Europe has given the final go-ahead to a space mission to investigate the “dark universe”.
The Euclid telescope will look deep into the cosmos for clues to the nature of dark matter and dark energy.
These phenomena dominate the Universe, and yet scientists concede they know virtually nothing about them.
European Space Agency (Esa) member states made their decision at a meeting in Paris. Euclid should be ready for launch in 2019.
Esa nations had already selected the telescope as a preferred venture in October last year, but Tuesday’s “adoption” by the Science Programme Committee (SPC) means the financing and the technical wherewithal is now in place to proceed.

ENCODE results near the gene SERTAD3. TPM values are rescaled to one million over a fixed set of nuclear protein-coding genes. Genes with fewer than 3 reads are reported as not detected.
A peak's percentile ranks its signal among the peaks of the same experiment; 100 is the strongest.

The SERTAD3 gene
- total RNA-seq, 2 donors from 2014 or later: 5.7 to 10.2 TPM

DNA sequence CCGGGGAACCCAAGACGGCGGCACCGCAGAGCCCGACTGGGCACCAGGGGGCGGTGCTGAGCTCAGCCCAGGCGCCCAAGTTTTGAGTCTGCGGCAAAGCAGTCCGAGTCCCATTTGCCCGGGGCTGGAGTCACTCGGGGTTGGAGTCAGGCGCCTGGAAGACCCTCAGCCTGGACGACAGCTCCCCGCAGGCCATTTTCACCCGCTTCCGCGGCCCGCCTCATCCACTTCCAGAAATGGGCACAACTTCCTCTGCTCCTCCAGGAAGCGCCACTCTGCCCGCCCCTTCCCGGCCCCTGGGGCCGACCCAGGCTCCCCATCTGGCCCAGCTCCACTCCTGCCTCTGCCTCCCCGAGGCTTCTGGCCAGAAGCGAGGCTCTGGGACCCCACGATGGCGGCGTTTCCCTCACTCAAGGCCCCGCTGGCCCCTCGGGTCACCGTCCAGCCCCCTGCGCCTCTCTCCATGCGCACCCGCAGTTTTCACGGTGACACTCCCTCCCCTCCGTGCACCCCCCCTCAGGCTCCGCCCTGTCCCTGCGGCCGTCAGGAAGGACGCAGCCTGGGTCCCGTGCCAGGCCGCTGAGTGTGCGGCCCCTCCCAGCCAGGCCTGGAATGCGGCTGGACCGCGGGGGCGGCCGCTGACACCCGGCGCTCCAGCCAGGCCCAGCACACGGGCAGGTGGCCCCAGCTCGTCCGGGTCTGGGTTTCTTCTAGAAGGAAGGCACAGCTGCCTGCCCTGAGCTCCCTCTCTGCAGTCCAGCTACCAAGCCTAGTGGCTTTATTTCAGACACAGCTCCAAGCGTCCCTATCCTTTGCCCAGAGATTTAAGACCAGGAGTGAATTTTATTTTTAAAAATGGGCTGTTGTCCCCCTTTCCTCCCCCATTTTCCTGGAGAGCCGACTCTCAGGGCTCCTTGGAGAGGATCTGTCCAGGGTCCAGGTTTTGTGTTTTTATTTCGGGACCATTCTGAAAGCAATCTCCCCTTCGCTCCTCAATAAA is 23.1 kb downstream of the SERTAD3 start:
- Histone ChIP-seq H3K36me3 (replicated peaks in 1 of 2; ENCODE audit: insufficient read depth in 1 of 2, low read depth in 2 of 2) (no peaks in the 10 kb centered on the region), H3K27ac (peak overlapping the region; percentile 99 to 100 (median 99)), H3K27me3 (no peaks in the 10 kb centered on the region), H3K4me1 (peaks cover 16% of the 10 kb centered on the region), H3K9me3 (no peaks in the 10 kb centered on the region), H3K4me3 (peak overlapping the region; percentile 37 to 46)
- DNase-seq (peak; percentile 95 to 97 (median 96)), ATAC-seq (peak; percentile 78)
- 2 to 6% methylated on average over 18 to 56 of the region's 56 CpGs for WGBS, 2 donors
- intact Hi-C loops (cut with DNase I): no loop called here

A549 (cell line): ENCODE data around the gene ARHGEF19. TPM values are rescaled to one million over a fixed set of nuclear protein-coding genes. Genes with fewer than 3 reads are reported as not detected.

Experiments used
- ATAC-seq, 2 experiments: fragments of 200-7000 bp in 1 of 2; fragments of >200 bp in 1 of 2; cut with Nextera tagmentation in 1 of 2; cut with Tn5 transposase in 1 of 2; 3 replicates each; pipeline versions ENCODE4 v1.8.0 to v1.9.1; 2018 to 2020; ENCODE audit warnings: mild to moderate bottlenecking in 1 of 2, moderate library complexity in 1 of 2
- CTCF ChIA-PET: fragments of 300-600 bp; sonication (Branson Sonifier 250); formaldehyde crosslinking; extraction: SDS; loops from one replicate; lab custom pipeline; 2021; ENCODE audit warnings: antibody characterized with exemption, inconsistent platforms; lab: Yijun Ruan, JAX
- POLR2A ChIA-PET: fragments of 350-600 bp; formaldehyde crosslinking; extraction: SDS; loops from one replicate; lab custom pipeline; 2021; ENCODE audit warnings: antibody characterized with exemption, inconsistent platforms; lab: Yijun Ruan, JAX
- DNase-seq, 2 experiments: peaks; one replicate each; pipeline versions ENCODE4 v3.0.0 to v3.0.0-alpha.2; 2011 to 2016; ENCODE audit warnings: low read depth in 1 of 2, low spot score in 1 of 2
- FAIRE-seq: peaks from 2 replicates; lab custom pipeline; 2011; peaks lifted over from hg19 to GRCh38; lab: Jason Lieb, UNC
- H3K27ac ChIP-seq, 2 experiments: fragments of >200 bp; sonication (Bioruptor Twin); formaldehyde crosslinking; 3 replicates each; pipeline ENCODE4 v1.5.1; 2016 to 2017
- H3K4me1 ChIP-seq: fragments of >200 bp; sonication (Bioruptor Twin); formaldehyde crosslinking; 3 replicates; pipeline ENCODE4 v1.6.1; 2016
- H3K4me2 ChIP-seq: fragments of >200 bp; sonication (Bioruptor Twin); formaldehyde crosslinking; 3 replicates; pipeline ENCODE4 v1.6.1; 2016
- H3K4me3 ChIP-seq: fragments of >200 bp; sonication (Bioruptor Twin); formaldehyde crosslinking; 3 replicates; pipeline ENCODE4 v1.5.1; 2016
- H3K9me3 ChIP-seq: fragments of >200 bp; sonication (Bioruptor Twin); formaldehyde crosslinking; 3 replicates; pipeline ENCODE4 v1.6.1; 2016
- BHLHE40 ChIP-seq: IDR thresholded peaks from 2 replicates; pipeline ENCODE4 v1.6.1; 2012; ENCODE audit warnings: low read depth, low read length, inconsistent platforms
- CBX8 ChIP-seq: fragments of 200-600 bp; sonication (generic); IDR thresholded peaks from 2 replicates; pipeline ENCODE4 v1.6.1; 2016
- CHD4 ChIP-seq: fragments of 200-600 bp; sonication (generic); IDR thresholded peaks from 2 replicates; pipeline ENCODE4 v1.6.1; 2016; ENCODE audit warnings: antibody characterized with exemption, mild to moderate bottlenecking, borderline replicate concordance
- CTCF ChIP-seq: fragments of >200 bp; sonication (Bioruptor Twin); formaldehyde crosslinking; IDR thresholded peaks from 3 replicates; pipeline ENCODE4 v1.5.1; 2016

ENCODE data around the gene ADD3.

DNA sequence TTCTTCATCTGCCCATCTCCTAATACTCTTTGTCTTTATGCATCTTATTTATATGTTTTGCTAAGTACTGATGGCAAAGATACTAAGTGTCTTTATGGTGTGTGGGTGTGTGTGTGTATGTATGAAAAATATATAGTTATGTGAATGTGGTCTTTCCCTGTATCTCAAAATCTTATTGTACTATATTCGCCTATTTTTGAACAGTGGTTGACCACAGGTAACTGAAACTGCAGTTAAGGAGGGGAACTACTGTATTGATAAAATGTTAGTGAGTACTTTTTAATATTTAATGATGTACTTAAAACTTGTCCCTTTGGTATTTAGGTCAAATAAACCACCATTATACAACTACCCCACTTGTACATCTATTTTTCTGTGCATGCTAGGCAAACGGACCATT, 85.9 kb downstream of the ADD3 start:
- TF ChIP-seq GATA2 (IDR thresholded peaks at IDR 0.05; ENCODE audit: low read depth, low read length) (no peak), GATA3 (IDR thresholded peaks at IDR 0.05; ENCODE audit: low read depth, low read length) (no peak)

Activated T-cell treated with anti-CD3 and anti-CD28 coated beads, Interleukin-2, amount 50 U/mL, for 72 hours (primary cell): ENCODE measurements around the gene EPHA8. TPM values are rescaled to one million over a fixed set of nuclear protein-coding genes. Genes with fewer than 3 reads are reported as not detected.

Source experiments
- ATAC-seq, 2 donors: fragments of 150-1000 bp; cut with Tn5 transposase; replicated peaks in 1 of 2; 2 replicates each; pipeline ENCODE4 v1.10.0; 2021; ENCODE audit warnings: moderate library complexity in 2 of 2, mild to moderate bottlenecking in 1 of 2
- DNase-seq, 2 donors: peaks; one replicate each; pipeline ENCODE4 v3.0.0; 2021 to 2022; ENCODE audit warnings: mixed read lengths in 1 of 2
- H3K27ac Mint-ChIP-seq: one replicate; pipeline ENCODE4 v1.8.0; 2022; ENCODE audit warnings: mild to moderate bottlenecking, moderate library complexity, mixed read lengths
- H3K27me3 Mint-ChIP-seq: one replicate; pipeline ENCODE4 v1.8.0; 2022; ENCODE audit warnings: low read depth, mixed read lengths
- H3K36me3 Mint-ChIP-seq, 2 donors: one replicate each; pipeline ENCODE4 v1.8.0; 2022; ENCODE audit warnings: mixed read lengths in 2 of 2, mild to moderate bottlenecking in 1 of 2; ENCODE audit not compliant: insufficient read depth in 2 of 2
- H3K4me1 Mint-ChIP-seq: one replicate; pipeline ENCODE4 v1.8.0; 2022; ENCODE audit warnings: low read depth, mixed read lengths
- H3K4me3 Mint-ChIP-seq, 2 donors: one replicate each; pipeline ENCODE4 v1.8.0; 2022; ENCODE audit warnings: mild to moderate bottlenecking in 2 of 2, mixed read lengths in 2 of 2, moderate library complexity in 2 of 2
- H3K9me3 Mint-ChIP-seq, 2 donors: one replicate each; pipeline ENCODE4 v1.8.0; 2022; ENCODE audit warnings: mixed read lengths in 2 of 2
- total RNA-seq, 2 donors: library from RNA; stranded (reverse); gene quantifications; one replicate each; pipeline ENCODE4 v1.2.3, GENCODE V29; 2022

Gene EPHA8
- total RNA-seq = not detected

The cost to Esa of building, launching and operating Euclid is expected to be just over 600m euros (£480m; $760m). Member states will provide Euclid’s visible wavelength camera and a near-infrared camera/spectrometer, taking the likely cost of the whole endeavour beyond 800m euros.
The US has been offered, and will accept, a junior role in the mission valued at around 5%. The American space agency (Nasa) will pay for this by picking up the tab for the infrared detectors needed on Euclid. A memorandum of understanding to this effect will be signed between the agencies in due course.
“We have negotiated a detailed text with Nasa, which both parties consider final, and it is ready for signature,” said Dr Fabio Favata, Esa’s head of science planning……
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